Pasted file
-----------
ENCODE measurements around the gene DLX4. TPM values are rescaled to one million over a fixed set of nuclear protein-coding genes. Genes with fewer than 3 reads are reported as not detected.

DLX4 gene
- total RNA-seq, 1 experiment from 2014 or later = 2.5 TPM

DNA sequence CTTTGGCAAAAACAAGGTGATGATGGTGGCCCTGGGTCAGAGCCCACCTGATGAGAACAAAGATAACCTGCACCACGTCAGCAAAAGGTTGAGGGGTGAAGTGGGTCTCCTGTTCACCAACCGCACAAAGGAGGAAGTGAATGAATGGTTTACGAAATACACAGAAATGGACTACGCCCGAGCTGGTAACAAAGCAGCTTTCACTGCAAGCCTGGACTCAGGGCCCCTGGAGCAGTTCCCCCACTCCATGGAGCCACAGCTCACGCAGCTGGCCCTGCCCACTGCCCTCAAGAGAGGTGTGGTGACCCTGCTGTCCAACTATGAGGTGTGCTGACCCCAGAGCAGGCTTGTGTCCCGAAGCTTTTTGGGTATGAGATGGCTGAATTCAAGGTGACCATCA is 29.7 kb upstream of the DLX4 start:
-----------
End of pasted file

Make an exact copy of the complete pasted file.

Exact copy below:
ENCODE measurements around the gene DLX4. TPM values are rescaled to one million over a fixed set of nuclear protein-coding genes. Genes with fewer than 3 reads are reported as not detected.

DLX4 gene
- total RNA-seq, 1 experiment from 2014 or later = 2.5 TPM

DNA sequence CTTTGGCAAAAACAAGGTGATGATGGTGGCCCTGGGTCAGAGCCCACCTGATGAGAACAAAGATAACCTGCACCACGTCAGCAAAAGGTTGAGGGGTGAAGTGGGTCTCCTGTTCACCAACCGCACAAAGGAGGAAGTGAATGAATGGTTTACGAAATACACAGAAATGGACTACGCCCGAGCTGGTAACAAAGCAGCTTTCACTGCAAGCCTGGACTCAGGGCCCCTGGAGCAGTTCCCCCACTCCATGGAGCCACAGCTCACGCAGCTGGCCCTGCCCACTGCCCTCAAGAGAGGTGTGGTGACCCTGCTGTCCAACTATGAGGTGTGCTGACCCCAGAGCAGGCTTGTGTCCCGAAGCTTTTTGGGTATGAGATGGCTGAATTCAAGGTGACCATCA is 29.7 kb upstream of the DLX4 start: